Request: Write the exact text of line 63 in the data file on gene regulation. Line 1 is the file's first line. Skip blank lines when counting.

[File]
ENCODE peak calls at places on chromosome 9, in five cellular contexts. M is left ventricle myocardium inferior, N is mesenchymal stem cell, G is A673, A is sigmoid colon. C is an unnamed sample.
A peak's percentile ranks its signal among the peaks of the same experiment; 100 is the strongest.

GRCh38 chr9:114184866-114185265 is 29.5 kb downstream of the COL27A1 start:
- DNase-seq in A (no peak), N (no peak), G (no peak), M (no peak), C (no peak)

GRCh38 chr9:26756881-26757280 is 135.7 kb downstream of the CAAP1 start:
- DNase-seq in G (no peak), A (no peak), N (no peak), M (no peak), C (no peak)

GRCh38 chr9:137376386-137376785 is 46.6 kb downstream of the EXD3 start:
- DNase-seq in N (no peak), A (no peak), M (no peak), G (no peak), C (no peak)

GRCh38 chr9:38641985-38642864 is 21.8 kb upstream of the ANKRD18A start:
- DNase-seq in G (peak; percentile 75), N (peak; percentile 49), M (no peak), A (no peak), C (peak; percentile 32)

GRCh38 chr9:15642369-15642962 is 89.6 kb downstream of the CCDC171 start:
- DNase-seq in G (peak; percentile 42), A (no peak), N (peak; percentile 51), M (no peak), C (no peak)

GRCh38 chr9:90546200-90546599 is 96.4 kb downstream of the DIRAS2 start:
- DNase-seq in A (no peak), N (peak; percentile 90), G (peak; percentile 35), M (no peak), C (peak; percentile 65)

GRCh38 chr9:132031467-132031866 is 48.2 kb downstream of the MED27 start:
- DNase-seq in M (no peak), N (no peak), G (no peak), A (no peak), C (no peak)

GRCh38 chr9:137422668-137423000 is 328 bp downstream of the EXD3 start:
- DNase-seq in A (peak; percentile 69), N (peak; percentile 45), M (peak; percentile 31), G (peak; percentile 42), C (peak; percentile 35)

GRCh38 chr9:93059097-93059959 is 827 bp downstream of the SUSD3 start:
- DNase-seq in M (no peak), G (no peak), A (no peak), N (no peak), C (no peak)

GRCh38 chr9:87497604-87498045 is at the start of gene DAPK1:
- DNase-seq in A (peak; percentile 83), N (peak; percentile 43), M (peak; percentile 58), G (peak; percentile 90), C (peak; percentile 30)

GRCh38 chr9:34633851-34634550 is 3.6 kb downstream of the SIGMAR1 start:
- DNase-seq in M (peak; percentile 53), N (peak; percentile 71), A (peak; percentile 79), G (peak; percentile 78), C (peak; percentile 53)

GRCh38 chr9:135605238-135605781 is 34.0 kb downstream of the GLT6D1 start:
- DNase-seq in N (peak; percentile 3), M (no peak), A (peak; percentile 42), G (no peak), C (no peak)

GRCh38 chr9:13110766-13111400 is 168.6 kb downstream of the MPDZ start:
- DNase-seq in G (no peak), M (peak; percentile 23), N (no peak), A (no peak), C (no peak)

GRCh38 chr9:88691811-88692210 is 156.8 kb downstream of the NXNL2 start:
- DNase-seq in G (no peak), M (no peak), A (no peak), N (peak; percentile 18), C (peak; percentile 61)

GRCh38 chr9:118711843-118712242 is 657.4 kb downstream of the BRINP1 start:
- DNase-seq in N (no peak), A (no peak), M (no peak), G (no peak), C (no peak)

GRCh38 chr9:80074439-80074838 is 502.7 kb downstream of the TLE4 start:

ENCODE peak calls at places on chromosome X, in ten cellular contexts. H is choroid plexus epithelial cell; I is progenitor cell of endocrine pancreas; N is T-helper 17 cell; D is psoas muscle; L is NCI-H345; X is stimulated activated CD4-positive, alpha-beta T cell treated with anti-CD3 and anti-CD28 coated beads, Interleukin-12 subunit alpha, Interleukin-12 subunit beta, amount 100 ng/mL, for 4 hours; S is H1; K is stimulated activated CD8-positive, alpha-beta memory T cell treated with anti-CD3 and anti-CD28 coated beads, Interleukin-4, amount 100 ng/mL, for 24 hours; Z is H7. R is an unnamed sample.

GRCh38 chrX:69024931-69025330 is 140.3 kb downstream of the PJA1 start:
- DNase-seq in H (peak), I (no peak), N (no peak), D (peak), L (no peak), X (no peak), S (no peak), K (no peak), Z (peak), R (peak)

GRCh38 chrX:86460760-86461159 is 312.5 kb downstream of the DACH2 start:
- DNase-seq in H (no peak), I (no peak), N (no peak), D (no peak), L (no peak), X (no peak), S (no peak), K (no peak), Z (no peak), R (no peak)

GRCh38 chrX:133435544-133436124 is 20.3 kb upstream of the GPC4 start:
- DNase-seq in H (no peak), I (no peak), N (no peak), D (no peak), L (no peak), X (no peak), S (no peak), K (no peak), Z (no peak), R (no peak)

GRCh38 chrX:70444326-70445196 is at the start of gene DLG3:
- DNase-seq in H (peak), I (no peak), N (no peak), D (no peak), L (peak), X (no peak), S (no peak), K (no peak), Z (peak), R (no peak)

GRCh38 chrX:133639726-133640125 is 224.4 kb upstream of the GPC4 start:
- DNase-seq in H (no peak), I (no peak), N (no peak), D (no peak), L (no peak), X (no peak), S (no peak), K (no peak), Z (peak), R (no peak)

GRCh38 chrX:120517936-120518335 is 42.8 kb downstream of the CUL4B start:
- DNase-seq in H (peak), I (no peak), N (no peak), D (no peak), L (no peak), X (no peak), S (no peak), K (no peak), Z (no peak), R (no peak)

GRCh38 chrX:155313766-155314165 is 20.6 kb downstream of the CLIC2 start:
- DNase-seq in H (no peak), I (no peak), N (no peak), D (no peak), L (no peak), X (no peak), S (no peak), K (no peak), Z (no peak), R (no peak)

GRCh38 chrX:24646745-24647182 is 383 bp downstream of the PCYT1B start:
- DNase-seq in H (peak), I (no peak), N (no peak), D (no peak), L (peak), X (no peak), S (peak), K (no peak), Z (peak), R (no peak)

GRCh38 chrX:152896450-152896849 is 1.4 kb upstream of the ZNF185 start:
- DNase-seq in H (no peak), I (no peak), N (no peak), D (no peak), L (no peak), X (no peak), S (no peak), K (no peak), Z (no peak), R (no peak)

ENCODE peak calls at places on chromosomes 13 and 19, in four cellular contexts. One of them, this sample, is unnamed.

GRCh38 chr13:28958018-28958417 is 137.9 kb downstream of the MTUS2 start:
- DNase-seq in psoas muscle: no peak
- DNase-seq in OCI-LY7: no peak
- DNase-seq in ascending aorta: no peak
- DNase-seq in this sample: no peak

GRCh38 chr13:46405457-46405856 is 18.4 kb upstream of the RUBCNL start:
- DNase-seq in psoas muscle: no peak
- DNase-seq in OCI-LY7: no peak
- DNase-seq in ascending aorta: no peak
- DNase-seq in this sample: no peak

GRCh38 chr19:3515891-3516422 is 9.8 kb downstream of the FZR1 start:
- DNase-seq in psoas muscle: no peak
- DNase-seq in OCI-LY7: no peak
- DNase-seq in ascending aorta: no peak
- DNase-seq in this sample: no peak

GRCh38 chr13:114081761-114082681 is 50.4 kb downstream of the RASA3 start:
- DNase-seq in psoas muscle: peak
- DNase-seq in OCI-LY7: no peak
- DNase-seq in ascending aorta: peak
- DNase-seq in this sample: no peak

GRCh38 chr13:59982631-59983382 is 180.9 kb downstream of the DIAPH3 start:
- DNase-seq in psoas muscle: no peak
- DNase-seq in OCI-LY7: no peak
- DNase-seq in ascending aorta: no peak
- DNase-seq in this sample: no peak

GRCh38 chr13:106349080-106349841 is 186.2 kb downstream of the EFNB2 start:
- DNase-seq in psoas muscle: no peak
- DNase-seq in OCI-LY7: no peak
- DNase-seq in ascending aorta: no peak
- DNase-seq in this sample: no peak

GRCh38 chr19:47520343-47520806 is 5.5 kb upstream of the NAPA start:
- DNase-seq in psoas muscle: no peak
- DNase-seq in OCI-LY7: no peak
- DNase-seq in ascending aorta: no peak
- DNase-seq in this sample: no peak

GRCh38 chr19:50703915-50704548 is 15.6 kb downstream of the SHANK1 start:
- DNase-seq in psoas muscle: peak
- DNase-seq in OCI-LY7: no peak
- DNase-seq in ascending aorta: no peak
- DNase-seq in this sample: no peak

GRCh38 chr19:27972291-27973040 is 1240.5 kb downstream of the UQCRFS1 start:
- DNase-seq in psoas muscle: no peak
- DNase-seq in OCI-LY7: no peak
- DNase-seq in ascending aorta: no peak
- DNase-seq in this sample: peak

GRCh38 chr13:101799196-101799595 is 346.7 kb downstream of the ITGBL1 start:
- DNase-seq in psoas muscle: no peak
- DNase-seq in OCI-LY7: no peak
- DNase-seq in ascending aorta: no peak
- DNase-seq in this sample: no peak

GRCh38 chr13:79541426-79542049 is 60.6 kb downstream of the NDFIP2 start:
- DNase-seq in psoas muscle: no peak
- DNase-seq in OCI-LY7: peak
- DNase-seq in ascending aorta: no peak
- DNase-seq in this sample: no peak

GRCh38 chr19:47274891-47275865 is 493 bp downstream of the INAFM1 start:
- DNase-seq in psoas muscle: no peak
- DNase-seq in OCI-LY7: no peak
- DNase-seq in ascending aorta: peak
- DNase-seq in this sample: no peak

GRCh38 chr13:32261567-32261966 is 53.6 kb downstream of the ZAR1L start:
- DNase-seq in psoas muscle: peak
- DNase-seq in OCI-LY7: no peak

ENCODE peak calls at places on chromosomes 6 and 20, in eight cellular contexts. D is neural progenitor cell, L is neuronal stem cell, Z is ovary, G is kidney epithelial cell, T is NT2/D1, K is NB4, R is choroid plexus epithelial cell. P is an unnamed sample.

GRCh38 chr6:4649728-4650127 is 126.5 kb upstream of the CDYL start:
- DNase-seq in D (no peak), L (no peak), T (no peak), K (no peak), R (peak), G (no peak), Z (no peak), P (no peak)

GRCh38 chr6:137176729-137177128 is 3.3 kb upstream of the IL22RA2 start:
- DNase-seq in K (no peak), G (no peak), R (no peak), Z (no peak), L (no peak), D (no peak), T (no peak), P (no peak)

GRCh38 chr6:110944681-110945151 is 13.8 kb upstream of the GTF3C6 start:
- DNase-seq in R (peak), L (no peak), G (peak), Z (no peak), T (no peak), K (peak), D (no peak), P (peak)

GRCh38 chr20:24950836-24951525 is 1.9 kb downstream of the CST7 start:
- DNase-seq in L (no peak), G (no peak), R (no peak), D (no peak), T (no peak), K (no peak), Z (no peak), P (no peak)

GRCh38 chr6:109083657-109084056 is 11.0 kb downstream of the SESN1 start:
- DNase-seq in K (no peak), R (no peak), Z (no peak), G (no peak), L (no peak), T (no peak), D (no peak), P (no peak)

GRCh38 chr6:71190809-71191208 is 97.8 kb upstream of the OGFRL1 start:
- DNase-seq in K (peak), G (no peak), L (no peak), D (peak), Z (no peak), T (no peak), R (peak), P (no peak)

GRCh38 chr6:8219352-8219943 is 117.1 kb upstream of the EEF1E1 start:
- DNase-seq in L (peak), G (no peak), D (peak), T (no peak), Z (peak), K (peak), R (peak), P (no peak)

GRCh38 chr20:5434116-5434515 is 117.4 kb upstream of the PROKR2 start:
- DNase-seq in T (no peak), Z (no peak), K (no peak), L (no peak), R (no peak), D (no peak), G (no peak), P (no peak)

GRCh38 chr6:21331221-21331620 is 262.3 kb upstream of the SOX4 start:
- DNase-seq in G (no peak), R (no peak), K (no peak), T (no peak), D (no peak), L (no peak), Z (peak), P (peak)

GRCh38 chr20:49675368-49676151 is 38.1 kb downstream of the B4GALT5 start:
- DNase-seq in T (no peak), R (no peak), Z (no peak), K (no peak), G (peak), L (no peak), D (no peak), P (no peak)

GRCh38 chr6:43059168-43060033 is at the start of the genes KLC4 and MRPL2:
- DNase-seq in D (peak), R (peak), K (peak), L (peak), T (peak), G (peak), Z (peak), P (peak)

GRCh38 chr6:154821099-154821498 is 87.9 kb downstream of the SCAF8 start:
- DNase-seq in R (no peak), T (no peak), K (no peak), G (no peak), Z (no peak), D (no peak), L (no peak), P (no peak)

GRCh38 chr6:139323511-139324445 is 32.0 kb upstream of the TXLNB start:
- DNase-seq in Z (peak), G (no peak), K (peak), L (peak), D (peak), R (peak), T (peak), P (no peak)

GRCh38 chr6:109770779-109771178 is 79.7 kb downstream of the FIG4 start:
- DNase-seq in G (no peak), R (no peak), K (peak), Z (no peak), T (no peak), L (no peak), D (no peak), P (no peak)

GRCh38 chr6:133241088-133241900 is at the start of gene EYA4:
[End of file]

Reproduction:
- DNase-seq in this sample: no peak